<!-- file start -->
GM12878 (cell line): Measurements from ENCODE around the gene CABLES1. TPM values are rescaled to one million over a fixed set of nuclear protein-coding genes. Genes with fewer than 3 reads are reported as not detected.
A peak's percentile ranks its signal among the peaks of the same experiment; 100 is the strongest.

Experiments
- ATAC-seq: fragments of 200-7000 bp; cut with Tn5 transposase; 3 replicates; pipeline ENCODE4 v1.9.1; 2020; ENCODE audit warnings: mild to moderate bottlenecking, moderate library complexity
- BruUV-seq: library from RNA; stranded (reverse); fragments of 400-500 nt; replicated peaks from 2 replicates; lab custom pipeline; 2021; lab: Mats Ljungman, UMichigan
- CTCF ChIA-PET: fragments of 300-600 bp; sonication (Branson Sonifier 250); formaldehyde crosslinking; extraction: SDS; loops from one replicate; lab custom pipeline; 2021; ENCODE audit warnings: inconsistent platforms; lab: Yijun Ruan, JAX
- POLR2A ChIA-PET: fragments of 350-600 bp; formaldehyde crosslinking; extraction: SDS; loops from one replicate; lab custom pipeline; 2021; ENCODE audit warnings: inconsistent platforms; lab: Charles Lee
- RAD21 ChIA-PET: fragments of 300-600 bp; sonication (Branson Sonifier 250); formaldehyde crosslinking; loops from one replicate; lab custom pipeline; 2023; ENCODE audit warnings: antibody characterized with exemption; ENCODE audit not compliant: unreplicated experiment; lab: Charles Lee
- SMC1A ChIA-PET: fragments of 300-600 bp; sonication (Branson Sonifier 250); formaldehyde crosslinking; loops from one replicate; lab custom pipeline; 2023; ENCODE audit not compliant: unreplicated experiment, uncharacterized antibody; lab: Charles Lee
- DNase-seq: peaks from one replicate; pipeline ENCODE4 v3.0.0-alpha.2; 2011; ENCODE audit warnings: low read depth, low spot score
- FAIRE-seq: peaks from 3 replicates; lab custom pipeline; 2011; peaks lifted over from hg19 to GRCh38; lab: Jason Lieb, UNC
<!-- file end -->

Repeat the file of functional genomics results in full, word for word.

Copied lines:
GM12878 (cell line): Measurements from ENCODE around the gene CABLES1. TPM values are rescaled to one million over a fixed set of nuclear protein-coding genes. Genes with fewer than 3 reads are reported as not detected.
A peak's percentile ranks its signal among the peaks of the same experiment; 100 is the strongest.

Experiments
- ATAC-seq: fragments of 200-7000 bp; cut with Tn5 transposase; 3 replicates; pipeline ENCODE4 v1.9.1; 2020; ENCODE audit warnings: mild to moderate bottlenecking, moderate library complexity
- BruUV-seq: library from RNA; stranded (reverse); fragments of 400-500 nt; replicated peaks from 2 replicates; lab custom pipeline; 2021; lab: Mats Ljungman, UMichigan
- CTCF ChIA-PET: fragments of 300-600 bp; sonication (Branson Sonifier 250); formaldehyde crosslinking; extraction: SDS; loops from one replicate; lab custom pipeline; 2021; ENCODE audit warnings: inconsistent platforms; lab: Yijun Ruan, JAX
- POLR2A ChIA-PET: fragments of 350-600 bp; formaldehyde crosslinking; extraction: SDS; loops from one replicate; lab custom pipeline; 2021; ENCODE audit warnings: inconsistent platforms; lab: Charles Lee
- RAD21 ChIA-PET: fragments of 300-600 bp; sonication (Branson Sonifier 250); formaldehyde crosslinking; loops from one replicate; lab custom pipeline; 2023; ENCODE audit warnings: antibody characterized with exemption; ENCODE audit not compliant: unreplicated experiment; lab: Charles Lee
- SMC1A ChIA-PET: fragments of 300-600 bp; sonication (Branson Sonifier 250); formaldehyde crosslinking; loops from one replicate; lab custom pipeline; 2023; ENCODE audit not compliant: unreplicated experiment, uncharacterized antibody; lab: Charles Lee
- DNase-seq: peaks from one replicate; pipeline ENCODE4 v3.0.0-alpha.2; 2011; ENCODE audit warnings: low read depth, low spot score
- FAIRE-seq: peaks from 3 replicates; lab custom pipeline; 2011; peaks lifted over from hg19 to GRCh38; lab: Jason Lieb, UNC